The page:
Plaintiffs response to motion
July 13th, 2020
Plaintiff issues response to Watch Tower Pennsylvania’s Motion to Dismiss.
“Over the course of several decades, members and elders of the Jehovah’s Witnesses in Hardin, Montana (“Hardin Congregation”) engaged in a systematic pattern of sexually abusing children in the congregation. Defendant Watch Tower Bible and Tract Society of Pennsylvania (“WTPA”), in conjunction with Defendant Watchtower Bible and Tract Society of New York (“WTNY”), directed the Hardin Congregation to actively protect the pedophiles and the church from anyone trying to enforce or abide by Montana law. With the assistance of WTPA, these pedophiles were able to abuse many different children, including Plaintiffs, and did so undetected by Montana authorities over the course of decades.”
“To obscure the unspeakable horror suffered by these kids, the collective Jehovah Witnesses entities seek to spread blame in an endless circle. WTPA is asking this Court to find that it does not have jurisdiction to hold WTPA accountable for the acts and omissions it directed the Hardin Congregation to take, i.e. to undermine Montana law and shield child rapists. As described in the Complaint, WTPA worked with WTNY to create a framework within which predators were free to abuse children without fear of prosecution and with the assurance that the church would not turn them in to law enforcement or case workers, teachers, counselors, or others that could have intervened on behalf of the children and stopped the abuse.”
“The named Jehovah Witness entities worked in concert to flaunt Montana law and allowed for many children in Montana to be victimized, and they did so to avoid legal liability. WTPA and WTNY called the shots. Together, they instructed the Hardin Congregation how to handle child sexual abuse at the hands of church members and the congregations complied with unfortunate efficacy. WTPA does not get to instruct the Hardin Congregation to protect sexual predators from Montana law on the one hand, and then ask for immunity from suit in Montana on the other. The intentionality of WTPA’s conduct in Montana, and the destructive impact it had on Plaintiffs’ lives, is what makes this case so important. WTPA is not above Montana law, and Plaintiffs are entitled to their proverbial day in court against WTPA.”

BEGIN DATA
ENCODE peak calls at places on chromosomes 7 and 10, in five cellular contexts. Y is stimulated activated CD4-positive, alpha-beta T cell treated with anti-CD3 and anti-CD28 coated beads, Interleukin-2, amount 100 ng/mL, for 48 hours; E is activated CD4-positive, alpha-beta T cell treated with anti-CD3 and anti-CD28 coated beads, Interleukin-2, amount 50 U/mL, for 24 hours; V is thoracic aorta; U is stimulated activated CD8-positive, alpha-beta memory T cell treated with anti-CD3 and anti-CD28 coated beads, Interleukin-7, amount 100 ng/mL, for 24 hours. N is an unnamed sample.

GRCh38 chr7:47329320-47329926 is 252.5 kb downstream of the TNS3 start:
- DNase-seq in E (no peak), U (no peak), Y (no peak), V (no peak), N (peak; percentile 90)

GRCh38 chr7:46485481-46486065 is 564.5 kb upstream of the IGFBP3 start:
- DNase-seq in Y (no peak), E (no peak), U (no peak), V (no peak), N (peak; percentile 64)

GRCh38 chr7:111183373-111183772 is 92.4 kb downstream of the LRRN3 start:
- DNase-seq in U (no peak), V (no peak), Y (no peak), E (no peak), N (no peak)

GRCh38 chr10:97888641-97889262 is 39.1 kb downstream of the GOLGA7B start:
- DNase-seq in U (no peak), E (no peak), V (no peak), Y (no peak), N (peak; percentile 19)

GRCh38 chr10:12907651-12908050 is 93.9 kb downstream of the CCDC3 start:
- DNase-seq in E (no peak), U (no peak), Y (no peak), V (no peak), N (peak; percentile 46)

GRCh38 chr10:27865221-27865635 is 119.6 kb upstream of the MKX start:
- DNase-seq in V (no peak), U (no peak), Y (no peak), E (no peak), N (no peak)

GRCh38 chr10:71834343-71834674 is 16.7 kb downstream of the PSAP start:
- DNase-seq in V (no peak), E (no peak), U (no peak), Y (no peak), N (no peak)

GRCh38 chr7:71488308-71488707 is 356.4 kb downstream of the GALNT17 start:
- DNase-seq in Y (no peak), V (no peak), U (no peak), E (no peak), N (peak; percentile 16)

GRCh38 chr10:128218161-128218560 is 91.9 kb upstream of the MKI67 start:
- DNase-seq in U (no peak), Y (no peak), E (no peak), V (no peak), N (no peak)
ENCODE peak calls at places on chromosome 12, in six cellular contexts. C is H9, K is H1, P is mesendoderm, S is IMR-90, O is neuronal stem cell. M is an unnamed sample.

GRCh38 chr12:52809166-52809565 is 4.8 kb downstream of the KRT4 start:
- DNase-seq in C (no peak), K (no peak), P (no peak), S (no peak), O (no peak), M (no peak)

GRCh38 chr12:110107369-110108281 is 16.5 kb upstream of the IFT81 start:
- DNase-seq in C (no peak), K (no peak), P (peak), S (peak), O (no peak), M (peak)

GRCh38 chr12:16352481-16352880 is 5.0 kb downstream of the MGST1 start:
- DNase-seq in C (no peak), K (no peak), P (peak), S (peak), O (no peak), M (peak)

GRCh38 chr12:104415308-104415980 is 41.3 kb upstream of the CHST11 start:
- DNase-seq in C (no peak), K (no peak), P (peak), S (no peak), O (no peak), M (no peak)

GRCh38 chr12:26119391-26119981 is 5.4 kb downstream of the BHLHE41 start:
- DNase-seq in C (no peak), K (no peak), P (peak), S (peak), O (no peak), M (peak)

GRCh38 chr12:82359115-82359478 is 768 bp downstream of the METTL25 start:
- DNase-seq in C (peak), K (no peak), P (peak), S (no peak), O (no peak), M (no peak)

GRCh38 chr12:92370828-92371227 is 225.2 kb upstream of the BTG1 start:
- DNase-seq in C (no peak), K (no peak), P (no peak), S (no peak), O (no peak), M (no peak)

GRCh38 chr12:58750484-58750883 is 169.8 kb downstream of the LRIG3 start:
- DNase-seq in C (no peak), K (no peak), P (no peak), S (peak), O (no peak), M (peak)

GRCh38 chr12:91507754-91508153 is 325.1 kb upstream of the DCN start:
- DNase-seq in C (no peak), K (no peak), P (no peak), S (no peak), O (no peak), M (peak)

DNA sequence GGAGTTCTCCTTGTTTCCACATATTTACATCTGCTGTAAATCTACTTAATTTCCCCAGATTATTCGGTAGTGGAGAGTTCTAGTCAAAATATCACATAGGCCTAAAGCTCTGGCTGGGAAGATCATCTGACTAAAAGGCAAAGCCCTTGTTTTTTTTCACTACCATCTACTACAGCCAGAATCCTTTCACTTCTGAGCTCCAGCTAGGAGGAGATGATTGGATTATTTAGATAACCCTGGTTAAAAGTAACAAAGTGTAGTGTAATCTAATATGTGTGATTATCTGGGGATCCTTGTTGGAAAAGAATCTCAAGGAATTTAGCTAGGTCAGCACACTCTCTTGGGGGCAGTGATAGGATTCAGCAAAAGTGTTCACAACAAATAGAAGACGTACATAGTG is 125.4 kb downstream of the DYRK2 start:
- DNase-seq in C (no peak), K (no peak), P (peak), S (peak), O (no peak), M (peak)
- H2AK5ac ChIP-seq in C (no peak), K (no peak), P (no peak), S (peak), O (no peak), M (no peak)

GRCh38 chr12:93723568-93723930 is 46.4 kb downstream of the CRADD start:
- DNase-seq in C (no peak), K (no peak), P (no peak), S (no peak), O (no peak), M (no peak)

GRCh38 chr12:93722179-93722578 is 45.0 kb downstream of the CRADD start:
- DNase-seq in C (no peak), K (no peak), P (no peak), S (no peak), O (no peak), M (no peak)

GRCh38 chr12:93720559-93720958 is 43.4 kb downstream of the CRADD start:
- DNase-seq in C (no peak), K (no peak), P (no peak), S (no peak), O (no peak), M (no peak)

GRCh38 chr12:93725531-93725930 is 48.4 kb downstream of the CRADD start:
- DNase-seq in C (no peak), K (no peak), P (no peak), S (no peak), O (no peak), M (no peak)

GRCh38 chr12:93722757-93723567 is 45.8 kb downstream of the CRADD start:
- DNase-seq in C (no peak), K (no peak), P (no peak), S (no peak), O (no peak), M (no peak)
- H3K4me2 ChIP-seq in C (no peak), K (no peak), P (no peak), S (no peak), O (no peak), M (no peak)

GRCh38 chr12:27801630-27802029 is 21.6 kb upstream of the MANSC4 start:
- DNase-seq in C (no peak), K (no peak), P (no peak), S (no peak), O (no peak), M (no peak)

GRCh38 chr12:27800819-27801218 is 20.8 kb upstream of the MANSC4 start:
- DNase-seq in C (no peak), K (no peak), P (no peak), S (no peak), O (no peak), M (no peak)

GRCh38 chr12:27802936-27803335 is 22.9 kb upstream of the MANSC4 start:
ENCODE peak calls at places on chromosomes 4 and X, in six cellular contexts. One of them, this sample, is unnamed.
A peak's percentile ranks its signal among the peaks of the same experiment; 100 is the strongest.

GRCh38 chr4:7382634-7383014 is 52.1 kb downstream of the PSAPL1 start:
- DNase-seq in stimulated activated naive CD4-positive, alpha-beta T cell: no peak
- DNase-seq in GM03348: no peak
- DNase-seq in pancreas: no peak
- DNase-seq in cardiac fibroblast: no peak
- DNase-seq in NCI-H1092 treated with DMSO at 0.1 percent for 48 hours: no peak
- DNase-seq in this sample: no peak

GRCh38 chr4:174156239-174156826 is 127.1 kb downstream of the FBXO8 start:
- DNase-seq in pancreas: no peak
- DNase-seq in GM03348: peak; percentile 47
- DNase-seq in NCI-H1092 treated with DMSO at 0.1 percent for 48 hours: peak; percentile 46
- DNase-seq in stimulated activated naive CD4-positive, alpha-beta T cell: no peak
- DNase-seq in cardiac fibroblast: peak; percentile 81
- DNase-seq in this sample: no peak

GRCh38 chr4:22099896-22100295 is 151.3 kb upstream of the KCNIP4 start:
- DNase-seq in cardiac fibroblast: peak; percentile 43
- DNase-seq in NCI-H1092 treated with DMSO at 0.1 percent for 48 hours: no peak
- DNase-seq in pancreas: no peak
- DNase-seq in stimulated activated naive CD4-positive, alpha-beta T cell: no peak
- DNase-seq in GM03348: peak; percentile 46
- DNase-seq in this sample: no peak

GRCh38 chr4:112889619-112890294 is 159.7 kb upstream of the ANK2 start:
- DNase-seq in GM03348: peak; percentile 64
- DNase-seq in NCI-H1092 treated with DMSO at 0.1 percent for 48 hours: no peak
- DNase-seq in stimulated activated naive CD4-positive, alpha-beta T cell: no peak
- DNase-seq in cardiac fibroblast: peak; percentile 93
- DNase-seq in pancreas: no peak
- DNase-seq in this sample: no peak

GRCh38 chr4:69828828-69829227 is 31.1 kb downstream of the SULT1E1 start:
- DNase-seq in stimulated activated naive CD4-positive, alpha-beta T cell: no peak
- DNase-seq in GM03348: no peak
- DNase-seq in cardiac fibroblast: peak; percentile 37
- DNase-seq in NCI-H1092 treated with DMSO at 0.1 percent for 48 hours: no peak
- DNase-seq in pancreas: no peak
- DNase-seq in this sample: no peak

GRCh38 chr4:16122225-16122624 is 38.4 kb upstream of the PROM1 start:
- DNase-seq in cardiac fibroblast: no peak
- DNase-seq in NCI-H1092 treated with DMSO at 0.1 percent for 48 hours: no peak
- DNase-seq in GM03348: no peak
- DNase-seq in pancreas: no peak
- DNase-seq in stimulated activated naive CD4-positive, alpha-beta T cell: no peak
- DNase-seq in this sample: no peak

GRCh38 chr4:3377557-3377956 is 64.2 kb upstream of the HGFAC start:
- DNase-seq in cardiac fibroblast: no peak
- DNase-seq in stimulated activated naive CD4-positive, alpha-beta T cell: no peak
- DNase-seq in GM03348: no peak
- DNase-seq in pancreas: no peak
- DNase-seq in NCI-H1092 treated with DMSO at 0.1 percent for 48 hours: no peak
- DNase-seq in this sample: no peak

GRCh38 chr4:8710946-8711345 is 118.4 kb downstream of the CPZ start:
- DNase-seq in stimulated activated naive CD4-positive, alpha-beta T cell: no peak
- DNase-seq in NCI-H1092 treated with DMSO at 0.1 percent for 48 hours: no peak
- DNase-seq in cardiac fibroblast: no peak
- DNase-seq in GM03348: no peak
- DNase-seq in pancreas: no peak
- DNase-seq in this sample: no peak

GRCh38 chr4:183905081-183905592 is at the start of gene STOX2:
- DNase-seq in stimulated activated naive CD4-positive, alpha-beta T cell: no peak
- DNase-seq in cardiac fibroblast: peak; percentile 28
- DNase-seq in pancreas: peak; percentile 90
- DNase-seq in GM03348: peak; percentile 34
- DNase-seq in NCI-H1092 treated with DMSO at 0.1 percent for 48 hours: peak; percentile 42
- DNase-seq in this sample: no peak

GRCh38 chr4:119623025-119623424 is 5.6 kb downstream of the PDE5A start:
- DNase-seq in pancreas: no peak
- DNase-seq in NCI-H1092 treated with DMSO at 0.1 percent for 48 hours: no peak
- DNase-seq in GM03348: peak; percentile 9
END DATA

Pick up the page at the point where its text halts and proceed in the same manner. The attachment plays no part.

Plaintiffs generally allege in their Complaint that several high-ranking officials of Hardin’s local Jehovah Witness’s congregation repeatedly sexually abused them in the 1970s and 80s when Plaintiffs were children. See generally, Doc. 1 at ¶¶ 32-43. The same and additional church members knew of such abuse. However, based on the policies and direction of WTPA, those with knowledge of the abuse either did nothing to stop it or took action to conceal it, thereby actively facilitating the continuation of such abuse, and, in any event, never reported the abuse to the police or child protective services. Id. at ¶¶ 44-45. As a result, the known and completely preventable sexual of abuse of Plaintiffs was allowed to continue, causing them lifelong and severe damages…”
“While the Jehovah Witnesses use “dozens” of legal entities to conduct their business, Plaintiffs sued WTPA because evidence indicates that it played a central role in how child sexual abuse was concealed and facilitated at local congregations like the one in Hardin. Id. at ¶¶ 11-31; https://www.jw.org/en/jehovahs-witnesses/faq/watchtower-society/ (attached as Exhibit A). For instance, WTPA is involved in publishing the Jehovah Witnesses’ “Bible-based literature.” Ex. A. Such literature included directives to local congregations (such as the Hardin Congregation) to conceal child sexual abuse from local authorities and non-church members. Doc. 1 at ¶¶ 17-21; examples of written church policies attached as Exhibit B.”